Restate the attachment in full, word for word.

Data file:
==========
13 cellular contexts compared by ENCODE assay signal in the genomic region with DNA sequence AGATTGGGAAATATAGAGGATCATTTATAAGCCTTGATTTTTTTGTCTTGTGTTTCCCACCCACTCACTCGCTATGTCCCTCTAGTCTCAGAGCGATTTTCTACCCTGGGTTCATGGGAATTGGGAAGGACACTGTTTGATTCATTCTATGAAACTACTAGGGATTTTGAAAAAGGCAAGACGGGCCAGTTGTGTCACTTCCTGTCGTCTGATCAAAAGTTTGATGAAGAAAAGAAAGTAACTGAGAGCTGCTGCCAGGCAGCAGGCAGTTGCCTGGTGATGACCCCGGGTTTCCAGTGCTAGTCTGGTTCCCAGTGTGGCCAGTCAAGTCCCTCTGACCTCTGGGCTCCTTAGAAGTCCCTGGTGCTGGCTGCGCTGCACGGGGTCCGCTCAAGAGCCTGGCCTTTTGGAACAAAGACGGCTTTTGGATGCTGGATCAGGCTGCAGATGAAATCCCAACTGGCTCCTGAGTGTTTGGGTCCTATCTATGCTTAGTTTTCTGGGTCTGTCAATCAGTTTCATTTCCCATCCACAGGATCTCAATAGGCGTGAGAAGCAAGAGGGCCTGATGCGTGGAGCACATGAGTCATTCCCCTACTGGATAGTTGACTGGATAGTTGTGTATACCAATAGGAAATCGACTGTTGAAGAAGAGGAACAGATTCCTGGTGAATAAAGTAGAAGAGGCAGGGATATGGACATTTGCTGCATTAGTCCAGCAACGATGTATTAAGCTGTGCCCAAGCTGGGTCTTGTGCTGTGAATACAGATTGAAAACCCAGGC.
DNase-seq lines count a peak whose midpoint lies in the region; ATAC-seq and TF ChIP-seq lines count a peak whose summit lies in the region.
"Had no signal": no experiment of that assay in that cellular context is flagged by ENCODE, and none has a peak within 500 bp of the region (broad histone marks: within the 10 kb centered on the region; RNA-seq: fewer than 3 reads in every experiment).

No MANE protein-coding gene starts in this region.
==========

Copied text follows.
13 cellular contexts compared by ENCODE assay signal in the genomic region with DNA sequence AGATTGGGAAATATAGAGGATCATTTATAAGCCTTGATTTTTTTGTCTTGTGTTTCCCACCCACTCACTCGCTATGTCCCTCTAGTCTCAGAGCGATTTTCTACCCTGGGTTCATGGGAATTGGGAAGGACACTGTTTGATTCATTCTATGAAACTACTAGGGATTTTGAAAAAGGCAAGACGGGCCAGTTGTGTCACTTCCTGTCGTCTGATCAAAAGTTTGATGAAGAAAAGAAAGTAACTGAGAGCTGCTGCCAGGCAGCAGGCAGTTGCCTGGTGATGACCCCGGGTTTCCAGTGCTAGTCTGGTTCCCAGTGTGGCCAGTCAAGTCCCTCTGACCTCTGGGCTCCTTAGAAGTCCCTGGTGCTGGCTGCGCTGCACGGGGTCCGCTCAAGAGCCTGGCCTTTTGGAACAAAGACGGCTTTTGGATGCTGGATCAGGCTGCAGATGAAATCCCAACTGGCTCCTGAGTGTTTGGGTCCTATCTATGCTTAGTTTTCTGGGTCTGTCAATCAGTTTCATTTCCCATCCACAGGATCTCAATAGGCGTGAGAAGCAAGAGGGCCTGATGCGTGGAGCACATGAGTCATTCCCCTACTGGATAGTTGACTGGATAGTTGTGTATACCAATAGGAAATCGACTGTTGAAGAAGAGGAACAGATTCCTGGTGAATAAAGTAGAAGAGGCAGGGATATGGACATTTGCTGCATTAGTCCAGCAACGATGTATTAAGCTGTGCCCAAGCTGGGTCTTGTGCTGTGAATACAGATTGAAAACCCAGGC.
DNase-seq lines count a peak whose midpoint lies in the region; ATAC-seq and TF ChIP-seq lines count a peak whose summit lies in the region.
"Had no signal": no experiment of that assay in that cellular context is flagged by ENCODE, and none has a peak within 500 bp of the region (broad histone marks: within the 10 kb centered on the region; RNA-seq: fewer than 3 reads in every experiment).

No MANE protein-coding gene starts in this region.